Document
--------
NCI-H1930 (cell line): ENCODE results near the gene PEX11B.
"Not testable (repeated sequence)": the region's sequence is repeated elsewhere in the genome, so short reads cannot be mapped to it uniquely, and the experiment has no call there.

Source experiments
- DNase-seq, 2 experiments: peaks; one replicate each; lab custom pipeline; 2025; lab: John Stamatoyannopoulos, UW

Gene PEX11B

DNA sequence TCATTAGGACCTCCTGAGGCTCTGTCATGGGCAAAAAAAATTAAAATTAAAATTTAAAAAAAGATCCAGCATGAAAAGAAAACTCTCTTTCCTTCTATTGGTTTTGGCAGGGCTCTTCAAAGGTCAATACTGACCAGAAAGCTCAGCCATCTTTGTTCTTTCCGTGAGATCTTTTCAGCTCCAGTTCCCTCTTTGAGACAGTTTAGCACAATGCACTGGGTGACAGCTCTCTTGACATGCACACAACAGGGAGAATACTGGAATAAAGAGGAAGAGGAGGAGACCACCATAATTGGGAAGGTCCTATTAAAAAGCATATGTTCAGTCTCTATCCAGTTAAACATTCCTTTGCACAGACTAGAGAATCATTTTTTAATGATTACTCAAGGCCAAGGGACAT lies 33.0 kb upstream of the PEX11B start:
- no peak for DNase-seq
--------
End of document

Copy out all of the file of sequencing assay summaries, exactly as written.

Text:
NCI-H1930 (cell line): ENCODE results near the gene PEX11B.
"Not testable (repeated sequence)": the region's sequence is repeated elsewhere in the genome, so short reads cannot be mapped to it uniquely, and the experiment has no call there.

Source experiments
- DNase-seq, 2 experiments: peaks; one replicate each; lab custom pipeline; 2025; lab: John Stamatoyannopoulos, UW

Gene PEX11B

DNA sequence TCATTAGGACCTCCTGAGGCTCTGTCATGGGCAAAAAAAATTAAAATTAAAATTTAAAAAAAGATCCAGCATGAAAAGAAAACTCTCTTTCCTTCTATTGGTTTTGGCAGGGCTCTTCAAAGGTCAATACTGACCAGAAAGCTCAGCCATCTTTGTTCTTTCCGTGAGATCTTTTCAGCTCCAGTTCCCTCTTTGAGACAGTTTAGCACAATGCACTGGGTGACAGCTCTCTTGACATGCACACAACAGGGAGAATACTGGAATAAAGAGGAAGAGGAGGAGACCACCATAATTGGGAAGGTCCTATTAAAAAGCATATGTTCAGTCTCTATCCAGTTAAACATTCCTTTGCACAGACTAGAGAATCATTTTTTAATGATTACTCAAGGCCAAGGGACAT lies 33.0 kb upstream of the PEX11B start:
- no peak for DNase-seq